Matt was in a rural town in north Florida for three days supervising drilling for his work when he spotted a puppy.
He noticed the puppy was emaciated and tethered to a tree next to a mobile home. She only had about 7 feet of room to move about.
He did not notice anyone come outside at first, but when he did see the inhabitants of the trailer, he knew they were drug users and that the puppy was in trouble.
Matt described, “The puppy was extremely scared and I tried to feed her crackers the first day but she hid from me. The second day I brought her fresh water and after some reluctance she went crazy on the crackers. At that point I knew I would not leave the job without her.”
This is Matt’s rescue story:
“Day 1: She did not move at all, except when I approached her she hid from me. It poured with rain and she did not move from this spot. I was heartbroken (and angry).”
“Day 2: I got to the site very early and gave her fresh water and some crackers. She finally let me get close and turned in to a love bug; now I could give her a once over. Visibly in pain, skin and bones, tons of ticks and other bugs, very early onset of mange, and a fat belly full of worms. I don’t think she had much time left as they were not feeding her at all; other folks in the trailer park would drop scraps randomly driving in/out.”
“Day 3: Freedom ride! It took a lot of convincing, but they let me take her. She did a complete 180 in my truck even through her discomfort. Many kisses and snuggles ensued. I estimated her at ~3 months due to her massive paws and razor puppy teeth.”
“I brought her to a local pet shop to get some basics for the weekend (tick shampoo, food, and all that). The girls in the store went nuts and loved all over her. Visually exhausted from all the loving on the ride home.”
“It might be hard to tell how emaciated she is in this pic, but that “eyebrow” is her skin on the frontal/orbital bone of her eye socket. She had no ‘meat’ anywhere on her body.”
“I only took 2 photos of her at home. It was very hard for me. It was difficult not to give her a massive bowl of food. I gave her small meals and kept her as comfortable as I could. I pulled about 75 ticks and gave her a good scrubbing, which she loved. She was heavily panting, pacing, and couldn’t lay down. I could not touch her belly or she would yelp in pain. I stayed awake all that night over 36 hours trying to comfort her.”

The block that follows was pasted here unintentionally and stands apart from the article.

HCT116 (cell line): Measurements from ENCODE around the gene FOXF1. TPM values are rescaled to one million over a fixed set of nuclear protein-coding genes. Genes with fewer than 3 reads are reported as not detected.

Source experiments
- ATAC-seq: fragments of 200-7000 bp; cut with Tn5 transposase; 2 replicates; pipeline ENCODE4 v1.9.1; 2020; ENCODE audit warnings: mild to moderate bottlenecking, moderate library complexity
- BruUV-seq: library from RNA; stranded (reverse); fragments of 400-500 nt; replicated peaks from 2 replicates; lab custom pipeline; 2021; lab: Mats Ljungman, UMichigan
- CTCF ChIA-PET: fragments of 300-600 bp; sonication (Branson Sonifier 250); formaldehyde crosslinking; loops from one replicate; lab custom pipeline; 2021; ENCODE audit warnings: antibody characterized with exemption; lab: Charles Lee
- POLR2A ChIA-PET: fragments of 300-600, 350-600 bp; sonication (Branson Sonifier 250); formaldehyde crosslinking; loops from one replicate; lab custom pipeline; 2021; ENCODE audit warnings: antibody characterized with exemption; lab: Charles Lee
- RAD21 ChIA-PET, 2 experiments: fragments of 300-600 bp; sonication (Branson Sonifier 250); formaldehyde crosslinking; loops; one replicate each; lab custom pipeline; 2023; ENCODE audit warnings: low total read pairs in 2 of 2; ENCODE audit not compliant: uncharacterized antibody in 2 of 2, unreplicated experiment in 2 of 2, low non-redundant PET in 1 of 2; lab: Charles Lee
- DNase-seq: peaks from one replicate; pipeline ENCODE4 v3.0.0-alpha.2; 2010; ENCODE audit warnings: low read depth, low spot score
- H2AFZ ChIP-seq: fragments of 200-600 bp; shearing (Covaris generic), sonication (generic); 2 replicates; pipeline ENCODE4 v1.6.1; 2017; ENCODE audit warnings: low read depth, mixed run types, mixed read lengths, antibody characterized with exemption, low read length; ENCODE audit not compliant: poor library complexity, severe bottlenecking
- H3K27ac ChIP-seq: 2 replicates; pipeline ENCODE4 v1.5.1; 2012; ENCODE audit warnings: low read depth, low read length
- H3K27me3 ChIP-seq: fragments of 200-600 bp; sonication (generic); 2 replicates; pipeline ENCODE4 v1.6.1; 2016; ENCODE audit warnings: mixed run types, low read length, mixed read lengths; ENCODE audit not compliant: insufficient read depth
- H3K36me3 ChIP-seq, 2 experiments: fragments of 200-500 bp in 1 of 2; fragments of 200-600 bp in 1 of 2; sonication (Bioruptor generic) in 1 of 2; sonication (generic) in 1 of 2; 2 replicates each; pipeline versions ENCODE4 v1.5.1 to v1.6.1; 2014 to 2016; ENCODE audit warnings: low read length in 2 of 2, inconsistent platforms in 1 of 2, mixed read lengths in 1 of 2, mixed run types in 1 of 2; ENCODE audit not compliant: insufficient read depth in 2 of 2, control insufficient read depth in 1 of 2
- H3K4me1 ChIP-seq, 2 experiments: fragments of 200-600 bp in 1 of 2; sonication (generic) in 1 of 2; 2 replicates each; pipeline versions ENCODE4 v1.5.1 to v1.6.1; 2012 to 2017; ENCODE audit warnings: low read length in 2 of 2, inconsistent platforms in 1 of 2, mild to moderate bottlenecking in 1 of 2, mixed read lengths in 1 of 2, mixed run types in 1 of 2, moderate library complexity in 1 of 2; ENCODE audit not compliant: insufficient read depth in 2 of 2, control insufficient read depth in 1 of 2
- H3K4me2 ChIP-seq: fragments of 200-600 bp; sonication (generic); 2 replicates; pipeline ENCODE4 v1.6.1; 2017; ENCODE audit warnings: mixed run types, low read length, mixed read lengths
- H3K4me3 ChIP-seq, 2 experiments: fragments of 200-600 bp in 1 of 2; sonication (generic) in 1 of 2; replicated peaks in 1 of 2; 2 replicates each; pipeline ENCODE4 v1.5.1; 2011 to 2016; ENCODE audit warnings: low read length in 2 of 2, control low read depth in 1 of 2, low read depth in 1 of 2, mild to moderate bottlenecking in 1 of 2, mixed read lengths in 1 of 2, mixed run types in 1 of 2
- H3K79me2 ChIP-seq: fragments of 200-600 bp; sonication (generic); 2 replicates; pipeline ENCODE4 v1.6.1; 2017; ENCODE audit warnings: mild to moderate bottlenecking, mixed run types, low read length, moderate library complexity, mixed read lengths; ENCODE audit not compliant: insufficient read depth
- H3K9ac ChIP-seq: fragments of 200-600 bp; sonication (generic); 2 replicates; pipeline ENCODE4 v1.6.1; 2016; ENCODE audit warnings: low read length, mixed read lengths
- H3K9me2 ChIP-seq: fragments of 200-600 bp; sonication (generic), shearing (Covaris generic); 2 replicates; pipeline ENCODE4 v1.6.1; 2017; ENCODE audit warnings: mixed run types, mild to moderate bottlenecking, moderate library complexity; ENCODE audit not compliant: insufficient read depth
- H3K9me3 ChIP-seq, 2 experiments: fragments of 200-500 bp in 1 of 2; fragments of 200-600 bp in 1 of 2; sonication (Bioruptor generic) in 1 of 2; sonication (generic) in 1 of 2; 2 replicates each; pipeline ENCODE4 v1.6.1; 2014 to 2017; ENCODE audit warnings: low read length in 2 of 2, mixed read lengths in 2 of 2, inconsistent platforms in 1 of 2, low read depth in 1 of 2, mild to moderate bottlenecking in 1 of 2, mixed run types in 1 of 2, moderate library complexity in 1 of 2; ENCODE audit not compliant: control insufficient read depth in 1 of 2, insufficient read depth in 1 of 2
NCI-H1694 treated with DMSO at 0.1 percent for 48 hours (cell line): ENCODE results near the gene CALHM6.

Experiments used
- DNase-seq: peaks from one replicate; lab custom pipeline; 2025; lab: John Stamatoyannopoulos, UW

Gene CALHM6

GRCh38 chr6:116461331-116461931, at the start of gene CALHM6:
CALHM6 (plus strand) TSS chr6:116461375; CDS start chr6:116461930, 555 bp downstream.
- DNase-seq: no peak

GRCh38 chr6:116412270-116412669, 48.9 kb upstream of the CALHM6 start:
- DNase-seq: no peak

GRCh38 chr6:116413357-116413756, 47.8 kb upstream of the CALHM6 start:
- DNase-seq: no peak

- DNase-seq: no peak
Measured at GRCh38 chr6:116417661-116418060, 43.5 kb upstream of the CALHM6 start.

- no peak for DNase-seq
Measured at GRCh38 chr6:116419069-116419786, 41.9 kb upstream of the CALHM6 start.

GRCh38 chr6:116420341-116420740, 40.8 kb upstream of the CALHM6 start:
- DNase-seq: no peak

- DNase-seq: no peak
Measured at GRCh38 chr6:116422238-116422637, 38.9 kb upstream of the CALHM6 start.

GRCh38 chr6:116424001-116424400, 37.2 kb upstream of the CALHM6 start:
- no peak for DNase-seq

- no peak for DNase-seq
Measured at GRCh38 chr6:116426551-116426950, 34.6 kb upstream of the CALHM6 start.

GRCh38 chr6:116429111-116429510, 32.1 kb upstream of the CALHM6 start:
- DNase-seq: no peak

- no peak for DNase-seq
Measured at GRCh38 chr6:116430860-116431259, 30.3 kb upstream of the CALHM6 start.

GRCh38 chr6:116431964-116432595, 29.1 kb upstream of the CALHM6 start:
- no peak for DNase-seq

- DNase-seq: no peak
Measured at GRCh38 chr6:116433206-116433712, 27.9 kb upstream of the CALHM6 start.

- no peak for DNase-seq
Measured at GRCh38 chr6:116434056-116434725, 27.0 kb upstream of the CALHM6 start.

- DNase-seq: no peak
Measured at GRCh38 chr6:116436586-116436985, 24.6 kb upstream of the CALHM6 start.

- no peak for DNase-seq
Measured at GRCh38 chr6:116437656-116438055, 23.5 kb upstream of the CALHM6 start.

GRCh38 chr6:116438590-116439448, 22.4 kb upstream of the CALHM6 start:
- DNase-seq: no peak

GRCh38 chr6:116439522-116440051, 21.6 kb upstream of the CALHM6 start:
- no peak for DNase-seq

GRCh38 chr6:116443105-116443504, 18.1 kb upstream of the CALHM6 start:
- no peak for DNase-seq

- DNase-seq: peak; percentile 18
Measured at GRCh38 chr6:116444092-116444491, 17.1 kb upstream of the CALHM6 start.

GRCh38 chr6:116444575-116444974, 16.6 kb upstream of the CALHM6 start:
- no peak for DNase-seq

“She just stood by the trash can hoping to get more food :(”
“I was in communication with my local humane society the entire time. I often work 60-80 hour weeks and there was no way I could keep her. I had to have my wonderful girlfriend take her in for me. I was a mess – what if they had to put her down? Fortunately, that was not the case :-)”
“They gave me updates on her progress. She was entered into a summer camp program for kids due to being so young to learn basic training and was adopted immediately!”
“Adoption day: I am ecstatic and overjoyed she has a happy ending. Being a small part of getting her the love she deserves is what keeps me going on those rough days. I know there are countless others out there who will not be so lucky. I will continue to do my best to help animals in need and I am making a donation to my local humane society.”
Within 58 days a puppy that was clearly on her way to dying was instead rescued and now is healthy and happy in a new home, all thanks to Matt refusing to turn a blind eye to a dog in need.